King Krule - Easy Easy | Track Review | By Volume

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King Krule

Easy Easy

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Author: on July 10, 2013

King Krule’s pull is in his gritty earnestness. He’s a breath of fresh air from the more mystifying music we’re enshrouded in from the current, post-blog generation of artists, letting his songs do the talking, but at the same time invoking his own air of unfathomable curiosity, slightly similar to Savages’ You-Don’t-Need-To-Know-Everything ideology. “Easy Easy” has been put out already on $quality, a release under Archy Marshall’s pre-Krule moniker, Zoo Kid, and it remains surprisingly unacknowledged. The difficult-to-acquire, near-mythic (for this modern internet era, anyway) tape is absent from Discogs, and appears fleetingly on, but Krule is set to release it for his debut album, 6 Feet Beneath the Moon, on August 24 of this year. (Also known as: his birthday.) On it, Zoo Kid classics such as “Easy Easy” and “Out Getting Ribs” are set to be morphed into King Krule’s sincere identity.

On “Easy Easy”, King Krule calls into question that sincerity, though not explicitly. On the surface level, he’s giving advice about the inevitable, all-consuming nature of 21st century London life. “Well your dead-end job has been eating away at your life / You feel little inside / trouble and strife / and now you spend your evenings / searching for another life / Yeah I’ve been there”, Krule chastises in his distinct growl, urging his opposing character to press ahead despite difficulties. One wonders whether this advice really did work out for Krule; in spite of it, he seems agitated, as if by the reality of things. And then it’s as if he doesn’t have time to deliver such sermons, anyway: “Just leave us alone, I’ll be one minute on the phone”, he continues, tailing off towards the end. It feels like King Krule is speaking these truths for the sake of speaking them – telling others to shut it, to buckle up and stick it out because it’s all he can say, and all he’s ever done. Is that sincere? The young protagonist speaks with wisdom beyond his years, but almost sounds as if he’s trying to convince himself of his realness too.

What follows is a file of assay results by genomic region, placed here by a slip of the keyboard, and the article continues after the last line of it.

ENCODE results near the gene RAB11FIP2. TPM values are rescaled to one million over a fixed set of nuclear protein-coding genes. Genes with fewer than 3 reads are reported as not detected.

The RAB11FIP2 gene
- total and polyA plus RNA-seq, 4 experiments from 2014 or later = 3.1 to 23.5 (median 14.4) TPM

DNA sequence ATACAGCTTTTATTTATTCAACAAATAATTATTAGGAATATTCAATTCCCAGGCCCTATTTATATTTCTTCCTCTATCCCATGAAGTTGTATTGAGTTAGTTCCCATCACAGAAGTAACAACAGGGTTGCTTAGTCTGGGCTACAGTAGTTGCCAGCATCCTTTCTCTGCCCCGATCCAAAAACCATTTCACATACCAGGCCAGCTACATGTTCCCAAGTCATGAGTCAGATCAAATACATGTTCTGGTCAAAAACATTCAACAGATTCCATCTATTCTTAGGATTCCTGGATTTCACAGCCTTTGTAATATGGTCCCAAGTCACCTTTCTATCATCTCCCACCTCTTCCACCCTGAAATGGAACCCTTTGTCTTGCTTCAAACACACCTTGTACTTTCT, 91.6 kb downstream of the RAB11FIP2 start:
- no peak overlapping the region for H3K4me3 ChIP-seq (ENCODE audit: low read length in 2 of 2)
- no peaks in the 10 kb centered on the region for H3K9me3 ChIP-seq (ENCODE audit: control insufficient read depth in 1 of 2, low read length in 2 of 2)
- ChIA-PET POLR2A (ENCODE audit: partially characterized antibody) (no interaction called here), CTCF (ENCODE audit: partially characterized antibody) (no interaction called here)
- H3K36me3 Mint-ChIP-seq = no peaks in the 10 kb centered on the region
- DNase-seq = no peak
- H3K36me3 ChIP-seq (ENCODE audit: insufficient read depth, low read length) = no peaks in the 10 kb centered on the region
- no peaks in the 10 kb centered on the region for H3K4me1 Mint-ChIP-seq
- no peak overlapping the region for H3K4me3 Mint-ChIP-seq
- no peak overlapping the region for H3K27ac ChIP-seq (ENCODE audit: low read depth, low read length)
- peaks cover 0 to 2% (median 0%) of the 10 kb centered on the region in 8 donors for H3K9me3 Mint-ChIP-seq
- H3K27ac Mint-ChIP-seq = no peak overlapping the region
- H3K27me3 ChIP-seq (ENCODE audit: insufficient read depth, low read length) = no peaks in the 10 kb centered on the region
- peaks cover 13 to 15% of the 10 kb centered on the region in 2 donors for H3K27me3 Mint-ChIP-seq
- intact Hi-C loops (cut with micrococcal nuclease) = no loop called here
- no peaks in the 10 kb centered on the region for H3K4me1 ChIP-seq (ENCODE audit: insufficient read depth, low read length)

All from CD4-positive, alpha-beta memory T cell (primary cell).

When King Krule stepped out to open his set at Parklife Weekender with it, he performed “Easy Easy” with a voice even gruffer than on record, ripping out the untamed riffs from his guitar and carrying the demeanour of a man with a chip on each shoulder. “I know I should’ve kept my receipt / ’cause this sandwich I bought, yeah it’s been off for a week / and now Tesco’s stealing my money“, he says, seeming to feel the world owes him something. He doesn’t tell us why. What is clear, though, is that Krule is not prepared to accept mediocrity. He’ll fight to hold his own and share stories of his battles, along with the scars they brought, with the ineffable aura of experience a war veteran would convey to grandchildren. Whatever his intentions are, I’m anxious to hear the full-length due next month, and if it doesn’t capture audiences as much as his previous work has, I’m sure King Krule will be fine with it. “Easy come, easy go” indeed.


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